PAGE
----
In kindergarten, he spent his days hiding behind a whiteboard in the corner of the coat closet because he was afraid of the other kids. He would freak out often, every single day. He would hit the kid or run. When he ran, he’d run out of the school, across the street, as far as he could get before someone caught him and calmed him down. I would get multiple calls home each week about his behavior.

By first grade, something had to be done. He was too afraid at school to learn. He needed intervention. The school wanted me to medicate him for ADHD. I refused. I told them it was trauma based behavior and I would not medicate my child. I put him in counseling and got a PTSD diagnosis. He did counseling for years. I also put him in Taekwondo so that he could learn to control himself.

His special education coach was pivotal to his even qualifying for an IEP. It is not easy to get one without a specific learning disability. She became a second mother to my son in school. It was what it took to get him to learn. It took until third grade to calm him down enough to metabolize learning in any capacity.

He tested above average in intelligence. It has never been about whether he wants to perform. It has everything to do with whether or not he feels safe. Dr. Stephen Porges doesn’t think our schools and universities do a very good job of making students and teachers feel safe.

For my daughter, it wasn’t until middle school that we found out she was struggling. She didn’t have homework before. But she struggled to take tests. She would cry bitterly because she was so slow. She couldn’t keep up with her peers. I remember one particularly difficult end of the year test when on the last day of testing, she was the only one still taking the test and missed the entire day of fun. She never recovered from that.

She had an F in every class except for English, because she loved to read. She would’t even try. She was afraid to be told she was stupid. She felt stupid. She couldn’t keep up at all and she felt like an outsider in her friend group.

We had her tested at Learning RX, a brain-training program independent of the schooling system. They were not so much tutors as pathway fixers. Her brain profile was badly damaged. She was processing at a second grade level in seventh grade.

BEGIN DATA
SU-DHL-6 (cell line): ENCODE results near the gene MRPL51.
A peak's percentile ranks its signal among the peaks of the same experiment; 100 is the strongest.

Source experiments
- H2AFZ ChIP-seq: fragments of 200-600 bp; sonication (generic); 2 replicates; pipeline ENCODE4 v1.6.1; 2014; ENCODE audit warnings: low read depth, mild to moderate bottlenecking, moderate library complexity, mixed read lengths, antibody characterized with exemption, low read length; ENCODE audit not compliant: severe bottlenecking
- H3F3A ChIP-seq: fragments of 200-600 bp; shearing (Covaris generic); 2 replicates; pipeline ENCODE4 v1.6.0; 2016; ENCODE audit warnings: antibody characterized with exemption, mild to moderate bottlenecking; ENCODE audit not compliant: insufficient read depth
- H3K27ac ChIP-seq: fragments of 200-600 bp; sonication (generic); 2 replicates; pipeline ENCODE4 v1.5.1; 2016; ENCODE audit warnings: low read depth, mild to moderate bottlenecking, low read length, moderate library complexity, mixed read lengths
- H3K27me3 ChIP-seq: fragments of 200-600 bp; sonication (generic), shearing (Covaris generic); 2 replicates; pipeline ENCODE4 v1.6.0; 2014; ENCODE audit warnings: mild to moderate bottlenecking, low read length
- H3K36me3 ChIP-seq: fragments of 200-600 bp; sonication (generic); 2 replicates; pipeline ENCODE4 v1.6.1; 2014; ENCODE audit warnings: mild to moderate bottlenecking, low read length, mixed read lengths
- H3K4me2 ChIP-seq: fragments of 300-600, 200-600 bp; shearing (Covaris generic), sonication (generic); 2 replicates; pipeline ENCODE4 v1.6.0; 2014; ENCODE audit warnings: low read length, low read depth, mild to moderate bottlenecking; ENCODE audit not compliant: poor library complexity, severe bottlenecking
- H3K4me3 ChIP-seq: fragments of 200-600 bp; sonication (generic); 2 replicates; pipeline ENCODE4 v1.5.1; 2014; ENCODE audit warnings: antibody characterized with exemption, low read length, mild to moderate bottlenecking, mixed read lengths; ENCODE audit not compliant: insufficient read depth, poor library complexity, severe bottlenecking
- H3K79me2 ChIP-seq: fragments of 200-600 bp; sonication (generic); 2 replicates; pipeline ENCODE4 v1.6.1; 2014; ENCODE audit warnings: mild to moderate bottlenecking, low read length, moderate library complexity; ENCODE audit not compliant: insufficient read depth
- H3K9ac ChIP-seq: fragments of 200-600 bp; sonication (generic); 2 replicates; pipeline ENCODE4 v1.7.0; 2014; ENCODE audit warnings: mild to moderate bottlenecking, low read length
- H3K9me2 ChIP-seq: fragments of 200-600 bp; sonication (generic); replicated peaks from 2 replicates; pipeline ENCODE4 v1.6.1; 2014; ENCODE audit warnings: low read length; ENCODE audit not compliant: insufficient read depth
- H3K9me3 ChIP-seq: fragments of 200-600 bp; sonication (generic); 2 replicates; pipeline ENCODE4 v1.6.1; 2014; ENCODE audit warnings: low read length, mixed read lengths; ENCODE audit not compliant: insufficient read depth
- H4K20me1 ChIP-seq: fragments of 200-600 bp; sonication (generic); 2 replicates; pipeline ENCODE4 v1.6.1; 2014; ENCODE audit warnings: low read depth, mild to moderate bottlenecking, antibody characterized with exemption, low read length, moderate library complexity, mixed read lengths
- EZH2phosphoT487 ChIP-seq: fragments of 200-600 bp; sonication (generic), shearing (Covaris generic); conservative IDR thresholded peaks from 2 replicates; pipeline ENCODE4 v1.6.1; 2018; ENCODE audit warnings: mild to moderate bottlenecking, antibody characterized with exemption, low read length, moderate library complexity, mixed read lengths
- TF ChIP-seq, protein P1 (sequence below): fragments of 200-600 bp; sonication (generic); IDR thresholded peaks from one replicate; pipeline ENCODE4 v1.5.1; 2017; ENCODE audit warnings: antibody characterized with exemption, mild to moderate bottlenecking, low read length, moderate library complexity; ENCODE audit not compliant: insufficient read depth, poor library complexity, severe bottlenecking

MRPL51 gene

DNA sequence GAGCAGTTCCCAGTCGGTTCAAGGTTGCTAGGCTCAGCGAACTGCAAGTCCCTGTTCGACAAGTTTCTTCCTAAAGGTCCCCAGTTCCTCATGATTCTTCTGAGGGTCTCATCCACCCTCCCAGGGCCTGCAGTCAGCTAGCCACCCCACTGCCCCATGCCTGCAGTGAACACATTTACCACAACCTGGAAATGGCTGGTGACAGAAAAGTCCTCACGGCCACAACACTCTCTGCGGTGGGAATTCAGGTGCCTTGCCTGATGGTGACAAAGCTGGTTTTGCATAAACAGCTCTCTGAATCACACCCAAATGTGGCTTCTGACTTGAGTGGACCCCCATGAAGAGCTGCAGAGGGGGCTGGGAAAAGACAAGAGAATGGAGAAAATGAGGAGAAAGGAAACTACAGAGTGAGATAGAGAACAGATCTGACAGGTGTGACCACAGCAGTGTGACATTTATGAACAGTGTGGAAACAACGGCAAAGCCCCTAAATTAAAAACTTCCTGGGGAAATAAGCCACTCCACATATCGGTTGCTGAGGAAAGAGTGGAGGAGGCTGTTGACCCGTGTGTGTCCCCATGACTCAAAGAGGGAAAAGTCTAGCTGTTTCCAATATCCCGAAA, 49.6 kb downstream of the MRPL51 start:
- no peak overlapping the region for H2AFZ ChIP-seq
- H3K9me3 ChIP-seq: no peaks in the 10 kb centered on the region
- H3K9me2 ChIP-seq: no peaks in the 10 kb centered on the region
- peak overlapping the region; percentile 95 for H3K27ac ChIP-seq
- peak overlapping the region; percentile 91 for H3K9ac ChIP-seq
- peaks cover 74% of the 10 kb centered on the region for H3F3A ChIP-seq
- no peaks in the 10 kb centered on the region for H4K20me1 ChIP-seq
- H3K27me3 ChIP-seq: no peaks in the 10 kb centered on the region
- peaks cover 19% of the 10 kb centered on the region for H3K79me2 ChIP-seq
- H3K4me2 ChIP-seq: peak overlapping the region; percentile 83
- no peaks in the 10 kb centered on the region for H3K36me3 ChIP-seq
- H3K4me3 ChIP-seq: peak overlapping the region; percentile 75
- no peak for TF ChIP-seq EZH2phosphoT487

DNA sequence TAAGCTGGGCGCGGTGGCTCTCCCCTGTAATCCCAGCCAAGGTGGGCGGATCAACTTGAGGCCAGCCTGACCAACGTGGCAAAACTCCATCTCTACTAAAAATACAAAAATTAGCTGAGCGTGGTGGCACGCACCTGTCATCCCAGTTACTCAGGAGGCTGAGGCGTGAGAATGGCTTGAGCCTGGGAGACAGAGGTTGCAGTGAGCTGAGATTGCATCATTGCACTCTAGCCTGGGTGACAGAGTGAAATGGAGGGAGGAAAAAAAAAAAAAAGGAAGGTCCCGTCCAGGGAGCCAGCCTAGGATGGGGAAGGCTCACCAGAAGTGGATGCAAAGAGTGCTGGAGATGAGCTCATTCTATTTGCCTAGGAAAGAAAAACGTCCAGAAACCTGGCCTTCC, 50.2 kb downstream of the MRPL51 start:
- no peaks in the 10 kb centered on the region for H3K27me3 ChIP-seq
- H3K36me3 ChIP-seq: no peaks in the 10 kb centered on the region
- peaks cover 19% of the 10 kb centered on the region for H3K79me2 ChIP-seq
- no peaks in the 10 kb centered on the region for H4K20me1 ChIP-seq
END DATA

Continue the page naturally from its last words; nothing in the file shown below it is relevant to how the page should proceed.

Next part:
It cost 10s of thousands of dollars that my mother-in-law footed the bulk of the the bill for her brain training. I am forever grateful that she made it possible for my daughter to get help. But even after intensive brain training, she still couldn’t function.

I couldn’t get the school to listen. They didn’t think slow processing was that much of a hinderance. They said it was her drawing that was the problem. They said she was sullen and would never participate. Folks, this is classic shutting down behavior and is a huge red flag for trauma. The school failed.

I ended up going to the superintendent and demanding the IEP evaluation with threat of involving a lawyer if they wouldn’t comply. The evaluation began the next week. She also had a PTSD diagnosis and did years of counseling on top of her brain training.

Suffice to say that it was not easy to get my children help. I feel sure that the school representatives that I dealt with would not count me as their favorite person. But I have always been a fierce advocate for their education and whether the school likes it or not, that is what it took to get my kids the help they needed. I have been commended for my perseverance, though begrudgingly.

My ex-husband was a terrifying man in the last year we knew him. He would fly into a rage at any moment. We were homeless, living in a hotel. I never knew what man would walk through the door: the monster or what was left of the man I had married.